Thousands of immigrants remain locked behind bars in jails throughout the state and the across the country. In Boston, hundreds are held in ICE detention at the Suffolk County House of Corrections, known as Southbay. In recent weeks, the prisoners have been organizing against the conditions faced inside the jail.

At Saturday's demonstration, ANSWER Boston organizers and activists with the Resist the Raids network handed out hundreds of leaflets with information on recent hunger strikes organized by ICE detainees at Southbay. The prisoners are organizing against unsanitary food conditions that have caused infections and stomach ulcers, greater access to programs and services inside the jail, and improvements to visitation rights with family members and loved ones. Jail officials have placed two of the organizers in solitary confinement since Sept. 29. Several solidarity actions have been held outside of the jail and additional actions are being organized for the coming days and weeks.


As part of nationally coordinated demonstrations demanding comprehensive immigration reform, over 1,000 people gathered at Civic Plaza in downtown Albuquerque on Oct. 5 to demand immediate action on immigration reform. The rally included messages from families who have been torn apart by the racist policies of the U.S. government. Giant photos lined the stage of loved ones who have been deported from the United States after being brutally detained.

After a moving and militant rally, the people poured into the streets and marched through downtown, chanting and waving signs and banners.

Joel Gallegos, ANSWER New Mexico organizer, called on the Obama administration to fulfill its promises to the immigrant community: "An injury to one is an injury to all. We demand immediate action against these racist immigration policies, with full rights for all people."


Hundreds gathered in Philadelphia’s famous LOVE Park to demand dignity and respect for immigrants, and an end to deportations. People in the crowd held signs reading “Mantengan las familias unidas” (keep families together) and “Undocumented and Unafraid,” as speakers from a wide array of faith-based, labor and civic organizations demanded a clearer path to citizenship and full rights for immigrants.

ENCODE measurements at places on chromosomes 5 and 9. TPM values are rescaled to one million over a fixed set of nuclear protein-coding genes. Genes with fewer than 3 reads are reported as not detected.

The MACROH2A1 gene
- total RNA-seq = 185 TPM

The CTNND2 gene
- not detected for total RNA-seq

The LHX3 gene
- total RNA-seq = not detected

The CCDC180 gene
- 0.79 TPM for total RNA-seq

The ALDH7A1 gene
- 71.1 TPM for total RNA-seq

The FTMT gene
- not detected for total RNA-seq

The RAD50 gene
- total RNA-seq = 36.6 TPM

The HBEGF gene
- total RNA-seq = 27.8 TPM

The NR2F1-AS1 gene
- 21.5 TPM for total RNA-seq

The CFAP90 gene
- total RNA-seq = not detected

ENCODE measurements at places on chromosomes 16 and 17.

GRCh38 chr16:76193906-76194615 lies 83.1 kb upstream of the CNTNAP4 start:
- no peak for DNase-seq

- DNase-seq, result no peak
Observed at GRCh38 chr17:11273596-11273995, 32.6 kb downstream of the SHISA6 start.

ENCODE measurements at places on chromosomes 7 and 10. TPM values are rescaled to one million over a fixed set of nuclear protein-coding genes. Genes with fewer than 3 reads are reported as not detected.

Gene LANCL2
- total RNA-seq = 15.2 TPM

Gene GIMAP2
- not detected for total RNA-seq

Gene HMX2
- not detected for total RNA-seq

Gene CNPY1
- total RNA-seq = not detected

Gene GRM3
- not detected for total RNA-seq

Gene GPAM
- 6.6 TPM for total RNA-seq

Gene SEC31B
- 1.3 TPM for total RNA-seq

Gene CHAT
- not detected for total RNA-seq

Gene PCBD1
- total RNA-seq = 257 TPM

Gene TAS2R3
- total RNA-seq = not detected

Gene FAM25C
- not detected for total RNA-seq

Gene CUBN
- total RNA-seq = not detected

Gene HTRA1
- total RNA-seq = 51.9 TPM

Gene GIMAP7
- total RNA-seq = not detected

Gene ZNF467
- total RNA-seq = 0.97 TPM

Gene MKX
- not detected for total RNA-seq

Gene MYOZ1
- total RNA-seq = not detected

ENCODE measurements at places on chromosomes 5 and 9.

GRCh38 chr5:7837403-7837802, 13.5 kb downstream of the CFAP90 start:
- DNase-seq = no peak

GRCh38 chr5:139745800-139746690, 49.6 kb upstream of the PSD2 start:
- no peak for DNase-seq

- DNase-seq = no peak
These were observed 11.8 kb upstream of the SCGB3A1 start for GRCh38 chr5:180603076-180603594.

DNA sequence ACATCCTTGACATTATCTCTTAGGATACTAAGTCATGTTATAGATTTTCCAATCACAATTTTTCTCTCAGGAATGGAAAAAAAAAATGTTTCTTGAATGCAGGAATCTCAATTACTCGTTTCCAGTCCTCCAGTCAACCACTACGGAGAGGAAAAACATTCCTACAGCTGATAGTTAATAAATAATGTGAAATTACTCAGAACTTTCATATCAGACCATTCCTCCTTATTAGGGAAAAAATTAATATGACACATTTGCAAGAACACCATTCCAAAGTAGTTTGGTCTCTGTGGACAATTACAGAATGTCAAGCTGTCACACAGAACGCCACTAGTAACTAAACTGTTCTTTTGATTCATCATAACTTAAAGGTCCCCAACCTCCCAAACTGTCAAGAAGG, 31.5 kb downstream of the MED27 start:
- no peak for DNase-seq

“We want equality,” said one man in the crowd. “We work hard. We pay taxes. We want to do it legally and live a normal life.”

A young woman described her own family’s experience with the terror that surrounds undocumented immigrants’ daily lives. “My father has a court case,” she said, “and he is undocumented. We are afraid he will be deported. We are afraid we will be separated.”

Her family has lived and worked in the United States for 12 years, and despite having just graduated high school, she is uncertain about her future. “Without a social security number I can’t apply for scholarships. I can’t go to college.”

Organizers directed the crowd into the streets where they marched, chanting “Up! Up! Up with Education! Down! Down! Down with Deportation!” and “Sin papeles, sin miedo!”  (without papers without fear).  They gathered in front of the Philadelphia U.S. Citizenship and Immigration Office for speeches given in front of a sign reading 3,600 – the number of in-process deportation cases in Pennsylvania alone this year. In the crowd, people held up the names of deported family members written on paper hearts.

“La lucha sigue!” cried the final speaker. “The struggle continues!”